Above: Tim Bentinck.

Six hours of yelling must be tough, is it uncommon to exercise your voice beforehand much like a singer would?
I always warm up before any voice job, you may have encountered us weird voice artists in the morning in Soho, we're the ones singing loudly at 8.45 am.

Describe to us the process of recording a Pierce Brosnan sounding voice for the game. How difficult did you find it to replicate his voice?
As I mentioned, the timbre, i.e. the pitch and resonance of the voice is the most important thing to get right.

In Pierce's case our voices are actually quite close, we have a light voice but with a resonance when needed. He half whispers quite a lot, but his accent is difficult because it's very much his own, it isn't an archetype at all.

There's the Irish, the mid-Atlantic, the trying-to-be-posh because he's Bond. He also had a je ne sais quoi rather sexy ironic catch in his voice that is his selling point. Great fun to try and match.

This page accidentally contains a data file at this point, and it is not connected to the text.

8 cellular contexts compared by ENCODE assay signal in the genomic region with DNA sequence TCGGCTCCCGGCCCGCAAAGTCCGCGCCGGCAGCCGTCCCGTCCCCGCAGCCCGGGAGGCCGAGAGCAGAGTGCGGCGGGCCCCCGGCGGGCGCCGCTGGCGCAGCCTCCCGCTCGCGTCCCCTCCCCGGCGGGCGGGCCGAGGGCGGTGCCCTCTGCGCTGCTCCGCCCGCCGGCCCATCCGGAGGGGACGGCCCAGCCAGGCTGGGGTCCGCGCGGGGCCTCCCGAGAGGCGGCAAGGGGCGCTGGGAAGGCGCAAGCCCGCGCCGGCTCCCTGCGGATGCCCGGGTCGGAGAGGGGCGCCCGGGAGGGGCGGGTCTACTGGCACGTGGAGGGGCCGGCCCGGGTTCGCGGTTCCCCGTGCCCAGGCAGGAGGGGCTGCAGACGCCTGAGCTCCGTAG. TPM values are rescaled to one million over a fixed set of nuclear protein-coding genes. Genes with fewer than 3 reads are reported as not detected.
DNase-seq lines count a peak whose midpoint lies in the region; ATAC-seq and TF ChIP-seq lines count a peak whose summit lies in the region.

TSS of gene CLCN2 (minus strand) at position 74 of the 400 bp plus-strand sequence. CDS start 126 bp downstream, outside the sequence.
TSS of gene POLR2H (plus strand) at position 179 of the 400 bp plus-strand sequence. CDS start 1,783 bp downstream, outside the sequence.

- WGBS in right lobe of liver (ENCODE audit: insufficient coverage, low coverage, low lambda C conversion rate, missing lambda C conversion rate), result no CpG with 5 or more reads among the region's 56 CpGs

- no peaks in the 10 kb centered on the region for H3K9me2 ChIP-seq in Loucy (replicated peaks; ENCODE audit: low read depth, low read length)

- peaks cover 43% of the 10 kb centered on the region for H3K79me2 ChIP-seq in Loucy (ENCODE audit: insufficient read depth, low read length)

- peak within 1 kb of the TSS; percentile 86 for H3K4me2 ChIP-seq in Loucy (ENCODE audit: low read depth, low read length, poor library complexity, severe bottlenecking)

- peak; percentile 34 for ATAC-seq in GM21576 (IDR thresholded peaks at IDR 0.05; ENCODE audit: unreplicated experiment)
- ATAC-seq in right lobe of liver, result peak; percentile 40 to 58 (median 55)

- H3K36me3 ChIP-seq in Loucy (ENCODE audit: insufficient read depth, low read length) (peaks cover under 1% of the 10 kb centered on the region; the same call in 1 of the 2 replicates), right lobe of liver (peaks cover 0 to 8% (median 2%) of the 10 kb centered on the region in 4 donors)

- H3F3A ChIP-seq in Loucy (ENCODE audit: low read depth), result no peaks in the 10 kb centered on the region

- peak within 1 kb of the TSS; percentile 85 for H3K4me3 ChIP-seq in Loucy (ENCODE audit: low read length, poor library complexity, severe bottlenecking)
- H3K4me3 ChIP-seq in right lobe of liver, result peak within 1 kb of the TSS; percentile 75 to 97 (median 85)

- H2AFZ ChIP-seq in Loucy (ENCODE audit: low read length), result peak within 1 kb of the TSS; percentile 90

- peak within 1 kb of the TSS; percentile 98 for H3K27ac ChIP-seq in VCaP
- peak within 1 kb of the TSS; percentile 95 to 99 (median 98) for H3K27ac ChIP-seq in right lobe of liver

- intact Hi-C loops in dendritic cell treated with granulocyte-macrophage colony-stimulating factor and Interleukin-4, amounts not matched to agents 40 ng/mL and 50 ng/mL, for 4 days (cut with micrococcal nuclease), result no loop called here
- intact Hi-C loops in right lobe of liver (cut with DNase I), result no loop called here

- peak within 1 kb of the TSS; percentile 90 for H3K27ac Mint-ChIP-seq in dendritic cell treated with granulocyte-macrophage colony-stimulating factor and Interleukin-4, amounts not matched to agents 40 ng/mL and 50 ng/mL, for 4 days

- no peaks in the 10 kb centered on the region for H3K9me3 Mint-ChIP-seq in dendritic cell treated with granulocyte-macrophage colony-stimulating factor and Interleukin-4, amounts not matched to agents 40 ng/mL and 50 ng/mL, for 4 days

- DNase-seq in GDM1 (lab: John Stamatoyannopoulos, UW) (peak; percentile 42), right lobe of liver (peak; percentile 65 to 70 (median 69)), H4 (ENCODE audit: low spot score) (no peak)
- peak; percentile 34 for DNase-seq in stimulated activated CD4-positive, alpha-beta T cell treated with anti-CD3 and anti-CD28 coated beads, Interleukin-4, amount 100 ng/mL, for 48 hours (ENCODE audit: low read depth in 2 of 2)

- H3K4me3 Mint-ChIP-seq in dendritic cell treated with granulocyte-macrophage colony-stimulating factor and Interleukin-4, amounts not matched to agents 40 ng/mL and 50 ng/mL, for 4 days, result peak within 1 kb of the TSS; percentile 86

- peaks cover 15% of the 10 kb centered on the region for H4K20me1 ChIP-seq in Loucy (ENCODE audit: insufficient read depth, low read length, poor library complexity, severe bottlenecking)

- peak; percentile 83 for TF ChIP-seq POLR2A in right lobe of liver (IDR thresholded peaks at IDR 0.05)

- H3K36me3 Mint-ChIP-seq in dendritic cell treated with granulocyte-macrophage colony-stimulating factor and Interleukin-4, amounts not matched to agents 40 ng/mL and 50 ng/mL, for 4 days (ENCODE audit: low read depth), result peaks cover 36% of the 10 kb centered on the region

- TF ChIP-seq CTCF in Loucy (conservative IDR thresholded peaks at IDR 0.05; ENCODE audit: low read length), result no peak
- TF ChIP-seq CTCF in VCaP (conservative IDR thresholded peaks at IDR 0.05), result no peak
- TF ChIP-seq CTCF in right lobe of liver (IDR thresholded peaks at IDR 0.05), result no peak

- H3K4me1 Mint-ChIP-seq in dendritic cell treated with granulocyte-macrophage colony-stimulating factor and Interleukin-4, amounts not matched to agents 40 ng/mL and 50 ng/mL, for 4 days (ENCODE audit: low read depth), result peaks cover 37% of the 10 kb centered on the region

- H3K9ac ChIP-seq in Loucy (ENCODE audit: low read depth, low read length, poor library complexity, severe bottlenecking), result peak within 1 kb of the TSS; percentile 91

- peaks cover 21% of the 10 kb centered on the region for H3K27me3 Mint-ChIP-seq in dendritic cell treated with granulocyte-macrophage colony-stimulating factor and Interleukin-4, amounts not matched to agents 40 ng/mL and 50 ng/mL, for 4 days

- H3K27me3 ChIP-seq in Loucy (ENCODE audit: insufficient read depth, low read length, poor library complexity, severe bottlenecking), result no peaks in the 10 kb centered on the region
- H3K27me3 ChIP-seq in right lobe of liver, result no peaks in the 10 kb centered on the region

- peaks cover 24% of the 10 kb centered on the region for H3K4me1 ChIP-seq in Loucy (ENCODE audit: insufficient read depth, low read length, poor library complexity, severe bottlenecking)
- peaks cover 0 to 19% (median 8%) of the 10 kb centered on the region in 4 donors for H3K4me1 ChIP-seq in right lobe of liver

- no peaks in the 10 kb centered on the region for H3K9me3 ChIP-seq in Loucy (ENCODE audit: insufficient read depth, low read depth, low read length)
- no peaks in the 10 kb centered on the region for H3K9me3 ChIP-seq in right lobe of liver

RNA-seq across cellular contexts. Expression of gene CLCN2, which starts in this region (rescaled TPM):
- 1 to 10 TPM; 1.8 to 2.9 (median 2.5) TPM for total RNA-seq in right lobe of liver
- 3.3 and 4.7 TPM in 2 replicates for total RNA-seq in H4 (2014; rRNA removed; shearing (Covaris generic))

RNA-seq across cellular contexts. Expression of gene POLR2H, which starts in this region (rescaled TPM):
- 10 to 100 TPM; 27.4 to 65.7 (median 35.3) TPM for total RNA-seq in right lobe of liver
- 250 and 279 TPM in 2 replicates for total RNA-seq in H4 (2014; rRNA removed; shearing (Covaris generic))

Are you a fan of the James Bond movies? Did you find any inspiration from Pierce Brosnan's movies for your role?
I'm a huge Bond fan. When I go on holiday with my family we make Bond movies - two so far with a Jackie Chan epic in between. I edit them in Premiere on the computer and do music, sound effects, post production, the lot. It's very professional and I tell you, my son Jasper is definitely the next JB and big Will is BAD man!

I was also Roger Moore's lieutenant, Harris, in the film "North Sea Hijack", and on a night shoot in the galley of a boat on the Irish Sea, Roger told some Bond stories that had - and here I name drop -James Mason, Anthony Perkins and me in stitches. I was brought up on Bond, all the characters are in my blood.

I read all the Ian Fleming books at school before the films started being made, so I always compared the movies to the original. I have the greatest respect and I'm thrilled and honoured to think that my delivery of "The name's Bond, James Bond" is heard by millions around the world. It's humbling.